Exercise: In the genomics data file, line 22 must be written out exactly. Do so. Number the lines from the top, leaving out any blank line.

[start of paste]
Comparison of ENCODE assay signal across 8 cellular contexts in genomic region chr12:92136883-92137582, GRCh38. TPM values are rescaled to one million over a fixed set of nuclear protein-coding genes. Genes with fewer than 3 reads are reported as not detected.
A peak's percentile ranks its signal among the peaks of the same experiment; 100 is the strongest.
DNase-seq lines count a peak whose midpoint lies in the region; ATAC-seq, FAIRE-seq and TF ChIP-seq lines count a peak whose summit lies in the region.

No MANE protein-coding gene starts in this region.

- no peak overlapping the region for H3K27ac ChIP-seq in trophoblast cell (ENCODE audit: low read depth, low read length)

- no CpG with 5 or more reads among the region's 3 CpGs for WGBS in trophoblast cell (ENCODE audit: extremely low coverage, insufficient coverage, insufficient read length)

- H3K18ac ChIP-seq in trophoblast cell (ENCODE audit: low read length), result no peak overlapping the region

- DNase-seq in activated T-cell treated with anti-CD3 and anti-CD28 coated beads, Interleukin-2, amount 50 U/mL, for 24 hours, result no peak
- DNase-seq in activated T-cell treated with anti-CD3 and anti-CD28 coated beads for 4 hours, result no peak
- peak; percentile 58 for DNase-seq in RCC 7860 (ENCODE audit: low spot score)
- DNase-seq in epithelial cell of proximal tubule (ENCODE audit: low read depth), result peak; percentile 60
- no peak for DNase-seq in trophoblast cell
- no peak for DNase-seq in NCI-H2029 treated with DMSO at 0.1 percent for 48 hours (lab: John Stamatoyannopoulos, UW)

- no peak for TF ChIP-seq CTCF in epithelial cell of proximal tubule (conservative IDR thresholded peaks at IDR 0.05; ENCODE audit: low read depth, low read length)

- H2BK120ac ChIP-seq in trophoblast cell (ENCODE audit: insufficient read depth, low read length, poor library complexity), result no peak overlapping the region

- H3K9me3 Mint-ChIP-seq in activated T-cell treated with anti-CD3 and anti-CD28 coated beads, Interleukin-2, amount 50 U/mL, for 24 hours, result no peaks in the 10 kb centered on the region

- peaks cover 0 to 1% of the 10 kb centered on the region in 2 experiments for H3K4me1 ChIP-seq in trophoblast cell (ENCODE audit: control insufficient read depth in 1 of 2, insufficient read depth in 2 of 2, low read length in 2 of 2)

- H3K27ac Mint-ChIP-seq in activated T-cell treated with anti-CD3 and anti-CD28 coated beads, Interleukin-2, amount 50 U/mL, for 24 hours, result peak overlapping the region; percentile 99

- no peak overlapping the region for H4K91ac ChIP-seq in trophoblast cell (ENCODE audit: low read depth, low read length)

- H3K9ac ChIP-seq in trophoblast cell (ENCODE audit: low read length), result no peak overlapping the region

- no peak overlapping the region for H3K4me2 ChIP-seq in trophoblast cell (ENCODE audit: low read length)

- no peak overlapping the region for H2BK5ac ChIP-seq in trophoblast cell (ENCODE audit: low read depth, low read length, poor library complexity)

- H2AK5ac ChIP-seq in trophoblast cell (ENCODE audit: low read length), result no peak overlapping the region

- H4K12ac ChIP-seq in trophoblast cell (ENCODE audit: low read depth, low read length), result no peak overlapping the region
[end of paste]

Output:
- no peak overlapping the region for H2BK5ac ChIP-seq in trophoblast cell (ENCODE audit: low read depth, low read length, poor library complexity)